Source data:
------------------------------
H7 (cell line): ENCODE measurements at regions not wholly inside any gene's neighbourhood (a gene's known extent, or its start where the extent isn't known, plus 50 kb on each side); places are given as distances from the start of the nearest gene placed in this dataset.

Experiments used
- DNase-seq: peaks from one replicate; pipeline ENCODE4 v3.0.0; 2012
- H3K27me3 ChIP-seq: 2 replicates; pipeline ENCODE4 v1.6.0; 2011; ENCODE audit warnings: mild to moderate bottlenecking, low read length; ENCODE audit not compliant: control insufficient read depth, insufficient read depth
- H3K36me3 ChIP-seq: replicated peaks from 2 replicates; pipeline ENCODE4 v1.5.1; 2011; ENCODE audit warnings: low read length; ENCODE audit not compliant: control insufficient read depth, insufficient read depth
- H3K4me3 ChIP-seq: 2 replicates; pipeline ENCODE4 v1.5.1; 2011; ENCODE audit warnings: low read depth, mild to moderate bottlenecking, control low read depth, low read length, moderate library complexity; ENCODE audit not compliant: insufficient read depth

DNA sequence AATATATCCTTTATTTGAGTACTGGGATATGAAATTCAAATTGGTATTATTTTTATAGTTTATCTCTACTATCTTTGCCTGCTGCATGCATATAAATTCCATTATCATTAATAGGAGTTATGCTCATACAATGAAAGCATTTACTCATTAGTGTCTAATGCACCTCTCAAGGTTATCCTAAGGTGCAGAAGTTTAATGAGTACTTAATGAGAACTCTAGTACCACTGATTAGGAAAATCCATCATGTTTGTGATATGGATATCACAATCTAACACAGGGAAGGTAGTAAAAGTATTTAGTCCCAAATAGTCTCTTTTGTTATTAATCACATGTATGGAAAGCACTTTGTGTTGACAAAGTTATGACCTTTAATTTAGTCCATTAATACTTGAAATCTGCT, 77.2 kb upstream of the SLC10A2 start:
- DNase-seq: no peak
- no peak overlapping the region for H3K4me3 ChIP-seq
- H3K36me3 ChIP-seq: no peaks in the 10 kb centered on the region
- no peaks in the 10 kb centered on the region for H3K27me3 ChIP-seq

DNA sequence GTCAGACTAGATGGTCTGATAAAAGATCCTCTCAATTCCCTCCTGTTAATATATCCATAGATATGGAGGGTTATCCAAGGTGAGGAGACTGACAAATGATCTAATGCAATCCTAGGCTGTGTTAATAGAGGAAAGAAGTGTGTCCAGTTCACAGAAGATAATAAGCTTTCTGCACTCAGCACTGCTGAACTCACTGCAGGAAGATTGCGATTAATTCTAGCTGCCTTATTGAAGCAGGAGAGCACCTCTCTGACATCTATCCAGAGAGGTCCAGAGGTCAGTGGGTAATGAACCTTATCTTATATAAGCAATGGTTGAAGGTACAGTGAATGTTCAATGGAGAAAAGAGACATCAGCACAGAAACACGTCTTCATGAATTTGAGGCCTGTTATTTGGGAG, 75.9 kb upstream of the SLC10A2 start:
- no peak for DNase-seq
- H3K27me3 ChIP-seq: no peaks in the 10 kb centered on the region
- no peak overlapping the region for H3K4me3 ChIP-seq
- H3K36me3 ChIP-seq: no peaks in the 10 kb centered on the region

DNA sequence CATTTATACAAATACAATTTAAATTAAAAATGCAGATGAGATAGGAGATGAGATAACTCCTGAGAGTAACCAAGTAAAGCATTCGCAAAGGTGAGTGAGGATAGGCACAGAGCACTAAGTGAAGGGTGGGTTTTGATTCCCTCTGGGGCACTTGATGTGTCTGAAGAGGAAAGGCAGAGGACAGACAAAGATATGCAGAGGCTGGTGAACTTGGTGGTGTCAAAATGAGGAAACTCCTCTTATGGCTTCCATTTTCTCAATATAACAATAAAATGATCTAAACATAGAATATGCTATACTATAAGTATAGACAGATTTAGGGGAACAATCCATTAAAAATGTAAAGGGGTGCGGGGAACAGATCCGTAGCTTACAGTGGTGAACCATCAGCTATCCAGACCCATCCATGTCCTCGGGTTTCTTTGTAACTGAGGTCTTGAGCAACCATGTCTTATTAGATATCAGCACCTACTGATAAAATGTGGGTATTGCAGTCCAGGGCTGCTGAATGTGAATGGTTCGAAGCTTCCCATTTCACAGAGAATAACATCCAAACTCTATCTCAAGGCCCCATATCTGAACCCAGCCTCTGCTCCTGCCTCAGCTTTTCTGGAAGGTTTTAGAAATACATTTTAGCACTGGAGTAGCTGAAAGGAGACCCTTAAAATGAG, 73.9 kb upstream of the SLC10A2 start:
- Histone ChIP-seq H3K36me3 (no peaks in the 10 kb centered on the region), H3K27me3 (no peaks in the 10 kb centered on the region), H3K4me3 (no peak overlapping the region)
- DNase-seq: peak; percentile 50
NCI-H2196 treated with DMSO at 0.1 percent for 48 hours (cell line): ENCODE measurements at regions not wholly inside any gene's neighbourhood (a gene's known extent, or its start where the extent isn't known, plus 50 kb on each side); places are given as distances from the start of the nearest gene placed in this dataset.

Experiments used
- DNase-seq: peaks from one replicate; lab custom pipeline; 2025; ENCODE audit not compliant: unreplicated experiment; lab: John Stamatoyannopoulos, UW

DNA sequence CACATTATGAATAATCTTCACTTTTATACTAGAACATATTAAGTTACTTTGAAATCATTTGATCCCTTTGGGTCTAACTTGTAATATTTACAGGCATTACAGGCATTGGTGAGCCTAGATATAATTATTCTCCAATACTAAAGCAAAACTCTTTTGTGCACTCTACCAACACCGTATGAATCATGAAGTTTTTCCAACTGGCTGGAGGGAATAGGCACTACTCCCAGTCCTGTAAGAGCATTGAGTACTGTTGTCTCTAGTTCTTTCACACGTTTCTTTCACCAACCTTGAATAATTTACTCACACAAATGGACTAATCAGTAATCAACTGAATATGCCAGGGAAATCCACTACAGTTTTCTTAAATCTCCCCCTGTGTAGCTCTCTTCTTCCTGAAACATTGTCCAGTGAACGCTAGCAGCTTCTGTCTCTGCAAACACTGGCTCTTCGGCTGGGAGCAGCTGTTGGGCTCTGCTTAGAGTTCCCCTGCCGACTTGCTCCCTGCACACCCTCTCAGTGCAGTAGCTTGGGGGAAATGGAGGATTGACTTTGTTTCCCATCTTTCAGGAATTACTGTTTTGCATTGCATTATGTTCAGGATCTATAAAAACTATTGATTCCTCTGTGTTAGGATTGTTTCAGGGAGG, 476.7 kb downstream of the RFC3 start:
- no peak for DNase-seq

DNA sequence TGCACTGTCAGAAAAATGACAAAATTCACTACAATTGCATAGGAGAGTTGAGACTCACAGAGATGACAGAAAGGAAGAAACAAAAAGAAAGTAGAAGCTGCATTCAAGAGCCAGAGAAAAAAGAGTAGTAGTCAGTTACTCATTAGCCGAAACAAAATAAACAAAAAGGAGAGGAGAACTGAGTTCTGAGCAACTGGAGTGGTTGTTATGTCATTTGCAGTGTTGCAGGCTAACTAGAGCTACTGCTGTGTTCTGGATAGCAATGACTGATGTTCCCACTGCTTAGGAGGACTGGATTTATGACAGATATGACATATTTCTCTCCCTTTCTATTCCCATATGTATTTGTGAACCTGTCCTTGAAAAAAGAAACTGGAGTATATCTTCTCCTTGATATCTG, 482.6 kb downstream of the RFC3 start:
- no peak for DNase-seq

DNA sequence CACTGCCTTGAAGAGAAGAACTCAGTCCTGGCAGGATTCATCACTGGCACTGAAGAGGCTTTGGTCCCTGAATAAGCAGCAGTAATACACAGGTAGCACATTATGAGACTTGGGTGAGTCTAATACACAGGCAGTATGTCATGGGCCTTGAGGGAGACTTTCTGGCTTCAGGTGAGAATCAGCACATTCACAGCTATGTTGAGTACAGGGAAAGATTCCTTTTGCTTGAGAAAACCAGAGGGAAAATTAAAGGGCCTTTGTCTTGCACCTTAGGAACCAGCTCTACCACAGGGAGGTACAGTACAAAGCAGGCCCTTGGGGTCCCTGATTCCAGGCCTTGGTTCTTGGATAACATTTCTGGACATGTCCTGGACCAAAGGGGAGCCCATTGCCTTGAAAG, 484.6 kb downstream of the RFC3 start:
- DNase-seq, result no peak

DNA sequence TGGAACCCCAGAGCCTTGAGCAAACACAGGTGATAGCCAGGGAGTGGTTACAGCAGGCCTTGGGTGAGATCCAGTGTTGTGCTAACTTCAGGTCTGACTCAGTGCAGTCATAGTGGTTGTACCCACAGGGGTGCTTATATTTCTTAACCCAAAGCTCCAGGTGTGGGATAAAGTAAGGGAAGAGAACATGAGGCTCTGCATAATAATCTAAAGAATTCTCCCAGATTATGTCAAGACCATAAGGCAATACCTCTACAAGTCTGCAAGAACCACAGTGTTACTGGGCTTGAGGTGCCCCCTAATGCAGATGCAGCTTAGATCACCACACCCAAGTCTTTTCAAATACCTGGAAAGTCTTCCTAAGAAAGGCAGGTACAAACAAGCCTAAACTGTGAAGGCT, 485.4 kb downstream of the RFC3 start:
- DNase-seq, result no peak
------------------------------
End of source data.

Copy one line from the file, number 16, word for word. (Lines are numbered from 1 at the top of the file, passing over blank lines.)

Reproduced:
- H3K36me3 ChIP-seq: no peaks in the 10 kb centered on the region